Nick commented. “Archie sure worked fast.”
“You’re not the only one that wants Greg’s attacker found now.” Wendy glanced at him.
Nick nodded. He knew that. Every technician, every officer, every C.S.I. on the case, had moved this to the top of the list. He wondered if Greg realized how many friends he’d actually made on this job.
“Okay…” She laid a paper in front of her with tiny writing and marks on it, and then looked at the diagrams. Using different colored sticky flags, she marked blood spatter as mom, dad, teen daughter, preteen daughter, son, police, unknown 1, dog, cat, or Greg. She tagged the spots on the map.
“Okay…” Wendy said again.
“You said that already, Wendy. Get to it.”
She glanced back at him. He was staring at the maps and either didn’t know he’d snapped at her or wasn’t sorry he had.
She looked at the maps. “We have some blood from the officer in the front hall and his blood trail leading to the kitchen. The blood pool in the pantry is his, so he must have been killed there. In the hall, there are drops from the dog to the basement. From the living room, the cat to the basement. On the steps, we have two donors. We have the unknown and Greg. Upstairs—”
“Wait a second. There’s drops from Greg on the basement stairs?”
“Anywhere else downstairs?”
“The blood pool near the washer and dryer and a blood trail leading halfway up the steps. The blood transfer on the front door handle was also Greg’s blood.”
“Upstairs, both daughters’ blood came from these two bedrooms and a blood trail to the hall closet. Likely, they were carried. The same for the son. Dad’s blood was in the bed and was smeared across the carpet to the hall closet. Mom’s blood next to the bed and then smeared to the hall closet. In the family bathroom, it was all Greg’s blood. That’s probably where he… Uhm…”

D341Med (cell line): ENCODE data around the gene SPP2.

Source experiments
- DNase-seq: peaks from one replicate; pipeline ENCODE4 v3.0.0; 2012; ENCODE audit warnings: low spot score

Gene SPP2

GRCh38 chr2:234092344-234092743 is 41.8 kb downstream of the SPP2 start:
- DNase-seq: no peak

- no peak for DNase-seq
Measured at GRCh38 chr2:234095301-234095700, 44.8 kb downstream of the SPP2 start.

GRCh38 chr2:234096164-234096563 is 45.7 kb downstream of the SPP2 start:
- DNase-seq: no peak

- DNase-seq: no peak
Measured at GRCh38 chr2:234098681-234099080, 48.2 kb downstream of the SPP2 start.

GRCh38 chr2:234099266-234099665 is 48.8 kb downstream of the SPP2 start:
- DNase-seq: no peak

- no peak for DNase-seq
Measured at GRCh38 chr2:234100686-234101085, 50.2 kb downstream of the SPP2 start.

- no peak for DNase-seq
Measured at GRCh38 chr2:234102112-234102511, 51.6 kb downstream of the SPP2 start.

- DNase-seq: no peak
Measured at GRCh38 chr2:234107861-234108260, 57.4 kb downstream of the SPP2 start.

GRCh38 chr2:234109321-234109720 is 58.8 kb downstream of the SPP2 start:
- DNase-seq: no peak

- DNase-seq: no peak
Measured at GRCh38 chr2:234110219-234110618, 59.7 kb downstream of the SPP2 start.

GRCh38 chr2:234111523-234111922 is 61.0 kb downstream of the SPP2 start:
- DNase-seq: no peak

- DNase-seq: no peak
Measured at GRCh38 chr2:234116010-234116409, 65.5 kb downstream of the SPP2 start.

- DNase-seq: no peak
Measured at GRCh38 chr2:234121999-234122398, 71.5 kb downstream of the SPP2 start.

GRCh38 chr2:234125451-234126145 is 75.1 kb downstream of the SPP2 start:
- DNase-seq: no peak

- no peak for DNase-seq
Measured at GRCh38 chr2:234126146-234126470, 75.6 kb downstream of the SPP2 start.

“Move on. You told me there’s an unknown one and two. How do you know there were two assailants?”
“Unknown one is the John Doe found in the pantry with the officer. There was a lot of his blood in the hall, stairs, and right at the back door. The drag mark from the back door to the pantry was his. So he was killed at the back door and drug back to the pantry. That’s our unknown one. We collected hair, skin, or both from every victim in the house, meaning he had contact with all of them. It’s not likely he shot himself and drug himself back to the pantry, which that means we have to be looking at a second assailant, a second unknown.”
Nick picked up a stack of photographs, separated by room, and looked at them. He began laying them out on the table, watching the directionality of the drops and smears. When he was done, he stared. Realizing what the blood spatter and photographs were telling him was a hard reality to swallow.
Nick shook his head. No. Greg wouldn’t have… “That means… Greg was attacked in the basement, then went upstairs on his own and… Greg… Why the hell did you go upstairs? What were you thinking?”
Wendy looked at the table. “That he didn’t want the killer to escape.”
Nick felt sick to his stomach. She was right, wasn't she? Greg couldn't let the killer keep killing - he had no idea that everyone else in the house was already dead. He had gone upstairs to save someone's life, and the last heroic act he may ever make.